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Despite a £3.5billion pledge to clear cladding from unsafe high-rise flats, leaseholders in 36ft to 59ft (11-18m) buildings will merely be offered loans for the work – with repayments capped at £50 a month. Mr Jenrick said the Government would pay to strip cladding from tower blocks taller than 59ft – six storeys – and tax developers to cover costs. But nearly 40 Tory rebels including former cabinet ministers Damian Green and Andrew Mitchell, are demanding a U-turn.
Leading rebel Stephen McPartland said: “It is a betrayal of millions of leaseholders. It is shocking incompetence.
“It is clear the Prime Minister has to step in now.”
The move follows the Grenfell Tower fire tragedy in west London that killed 72 people in 2017.
Fire Brigades Union chief Matt Wrack said: “The Government has sent a clear message that it cares more about their friends and donors in the housing and construction industry than residents trapped in dangerous buildings below 18m or the tens of thousands more with other serious fire safety defects.”
Mr Jenrick said the “exceptional” intervention meant no leaseholders in England’s high-rises would be charged to remove unsafe cladding.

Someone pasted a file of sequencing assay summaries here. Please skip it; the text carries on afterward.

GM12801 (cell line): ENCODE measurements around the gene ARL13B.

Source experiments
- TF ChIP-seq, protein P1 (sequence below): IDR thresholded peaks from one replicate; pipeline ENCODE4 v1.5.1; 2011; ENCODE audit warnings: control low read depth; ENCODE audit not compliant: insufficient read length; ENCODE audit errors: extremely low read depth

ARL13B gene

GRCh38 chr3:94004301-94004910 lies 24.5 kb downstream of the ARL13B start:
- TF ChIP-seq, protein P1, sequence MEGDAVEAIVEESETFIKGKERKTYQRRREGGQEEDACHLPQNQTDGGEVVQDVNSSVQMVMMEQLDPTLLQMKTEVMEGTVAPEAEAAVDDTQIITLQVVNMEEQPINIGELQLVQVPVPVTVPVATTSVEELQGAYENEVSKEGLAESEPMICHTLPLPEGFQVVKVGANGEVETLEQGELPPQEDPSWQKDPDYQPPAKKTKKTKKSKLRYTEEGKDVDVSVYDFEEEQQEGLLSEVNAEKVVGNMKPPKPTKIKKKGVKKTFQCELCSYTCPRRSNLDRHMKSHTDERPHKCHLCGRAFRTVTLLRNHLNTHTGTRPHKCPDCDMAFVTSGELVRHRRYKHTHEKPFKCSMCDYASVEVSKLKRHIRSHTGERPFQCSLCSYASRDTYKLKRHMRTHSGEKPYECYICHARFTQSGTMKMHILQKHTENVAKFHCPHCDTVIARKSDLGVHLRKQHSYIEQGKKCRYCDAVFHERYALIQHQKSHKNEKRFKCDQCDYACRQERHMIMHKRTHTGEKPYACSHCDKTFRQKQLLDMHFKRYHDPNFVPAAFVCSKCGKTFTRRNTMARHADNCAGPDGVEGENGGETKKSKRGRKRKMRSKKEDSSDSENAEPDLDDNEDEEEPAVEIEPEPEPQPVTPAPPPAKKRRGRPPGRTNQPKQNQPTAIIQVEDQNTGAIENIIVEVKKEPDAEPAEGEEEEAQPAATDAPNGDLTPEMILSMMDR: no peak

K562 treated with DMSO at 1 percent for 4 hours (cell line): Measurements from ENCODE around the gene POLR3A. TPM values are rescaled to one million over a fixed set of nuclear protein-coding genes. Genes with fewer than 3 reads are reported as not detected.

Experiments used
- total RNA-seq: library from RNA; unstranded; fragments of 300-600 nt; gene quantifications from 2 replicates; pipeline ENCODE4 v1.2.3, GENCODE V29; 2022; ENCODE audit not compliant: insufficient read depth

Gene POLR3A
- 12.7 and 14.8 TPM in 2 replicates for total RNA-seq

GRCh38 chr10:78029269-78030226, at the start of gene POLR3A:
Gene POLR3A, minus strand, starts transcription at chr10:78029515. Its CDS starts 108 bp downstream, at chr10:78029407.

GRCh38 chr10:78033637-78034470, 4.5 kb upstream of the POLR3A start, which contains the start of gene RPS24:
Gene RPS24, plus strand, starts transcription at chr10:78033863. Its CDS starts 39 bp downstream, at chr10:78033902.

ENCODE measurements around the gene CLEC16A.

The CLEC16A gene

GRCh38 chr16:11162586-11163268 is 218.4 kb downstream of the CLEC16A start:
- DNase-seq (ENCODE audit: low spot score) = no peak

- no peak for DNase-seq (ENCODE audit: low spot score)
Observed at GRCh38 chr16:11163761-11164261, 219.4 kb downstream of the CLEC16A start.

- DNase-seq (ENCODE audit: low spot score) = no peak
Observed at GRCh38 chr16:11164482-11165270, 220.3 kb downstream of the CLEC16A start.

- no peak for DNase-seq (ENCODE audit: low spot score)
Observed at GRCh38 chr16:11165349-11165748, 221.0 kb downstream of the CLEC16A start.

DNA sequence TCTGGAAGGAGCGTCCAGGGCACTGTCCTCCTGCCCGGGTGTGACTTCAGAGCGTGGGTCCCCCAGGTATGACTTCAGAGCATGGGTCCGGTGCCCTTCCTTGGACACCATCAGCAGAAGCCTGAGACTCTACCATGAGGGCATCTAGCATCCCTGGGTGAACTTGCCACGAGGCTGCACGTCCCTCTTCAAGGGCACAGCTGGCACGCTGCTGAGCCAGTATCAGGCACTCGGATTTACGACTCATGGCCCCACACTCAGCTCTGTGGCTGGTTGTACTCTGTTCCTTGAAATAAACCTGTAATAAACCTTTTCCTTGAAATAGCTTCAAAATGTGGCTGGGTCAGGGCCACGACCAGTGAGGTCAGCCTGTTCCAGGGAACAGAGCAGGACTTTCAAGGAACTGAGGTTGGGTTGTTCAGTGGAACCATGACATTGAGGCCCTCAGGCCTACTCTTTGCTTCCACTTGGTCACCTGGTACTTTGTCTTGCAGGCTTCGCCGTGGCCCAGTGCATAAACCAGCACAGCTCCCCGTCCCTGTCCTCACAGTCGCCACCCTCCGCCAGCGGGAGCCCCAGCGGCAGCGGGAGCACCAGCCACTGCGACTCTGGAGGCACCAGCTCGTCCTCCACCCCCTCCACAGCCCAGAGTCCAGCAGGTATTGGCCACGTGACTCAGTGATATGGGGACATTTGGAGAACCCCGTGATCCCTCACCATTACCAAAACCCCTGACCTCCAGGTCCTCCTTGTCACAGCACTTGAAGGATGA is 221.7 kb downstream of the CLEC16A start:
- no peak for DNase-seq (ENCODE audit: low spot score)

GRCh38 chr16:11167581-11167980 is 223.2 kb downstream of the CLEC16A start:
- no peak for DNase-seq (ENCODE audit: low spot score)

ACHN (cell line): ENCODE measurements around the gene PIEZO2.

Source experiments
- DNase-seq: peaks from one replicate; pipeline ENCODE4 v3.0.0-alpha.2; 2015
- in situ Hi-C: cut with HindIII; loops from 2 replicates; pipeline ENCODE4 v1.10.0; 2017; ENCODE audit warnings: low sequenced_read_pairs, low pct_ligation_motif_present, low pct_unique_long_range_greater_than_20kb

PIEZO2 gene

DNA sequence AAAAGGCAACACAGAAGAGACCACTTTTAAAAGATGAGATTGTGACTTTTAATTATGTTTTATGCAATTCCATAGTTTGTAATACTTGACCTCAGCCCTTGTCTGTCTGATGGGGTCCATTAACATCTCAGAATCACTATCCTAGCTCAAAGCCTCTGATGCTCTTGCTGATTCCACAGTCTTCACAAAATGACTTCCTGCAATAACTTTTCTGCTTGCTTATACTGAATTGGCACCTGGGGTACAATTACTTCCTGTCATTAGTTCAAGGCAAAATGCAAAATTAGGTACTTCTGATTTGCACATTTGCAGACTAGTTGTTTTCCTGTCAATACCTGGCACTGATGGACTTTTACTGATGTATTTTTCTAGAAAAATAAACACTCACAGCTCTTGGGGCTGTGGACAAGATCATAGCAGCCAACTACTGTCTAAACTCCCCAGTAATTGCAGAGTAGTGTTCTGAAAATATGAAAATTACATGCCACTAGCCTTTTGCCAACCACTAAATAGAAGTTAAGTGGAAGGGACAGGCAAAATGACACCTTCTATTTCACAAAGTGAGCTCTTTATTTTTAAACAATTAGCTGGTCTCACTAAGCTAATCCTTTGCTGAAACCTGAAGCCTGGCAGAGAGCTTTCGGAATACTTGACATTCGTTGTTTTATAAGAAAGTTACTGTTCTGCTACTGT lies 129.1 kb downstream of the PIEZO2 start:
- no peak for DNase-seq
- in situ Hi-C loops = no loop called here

He said: “This will ensure we end the cladding scandal in a way that is fair and generous to leaseholders.”
But the Grenfell United pressure group said: “Residents living in unsafe homes will go to bed tonight worrying if their building will qualify or be left out once again.
“And bereaved and survivors of Grenfell will lay awake fearful that what happened to us could still happen again.”
The End Our Cladding Scandal group said: “The Government promised us no leaseholder would have to pay to make their homes safe. Today we feel betrayed.”
There are an estimated 80,000 blocks between 36ft and 59ft where residents are unable to sell or mortgage flats due to the cladding risk.
Shadow housing secretary Thangam Debbonaire said homeowners “shouldn’t face bankruptcy to fix a problem they didn’t cause” and London mayor Sadiq Khan described the plans as “shameful”.
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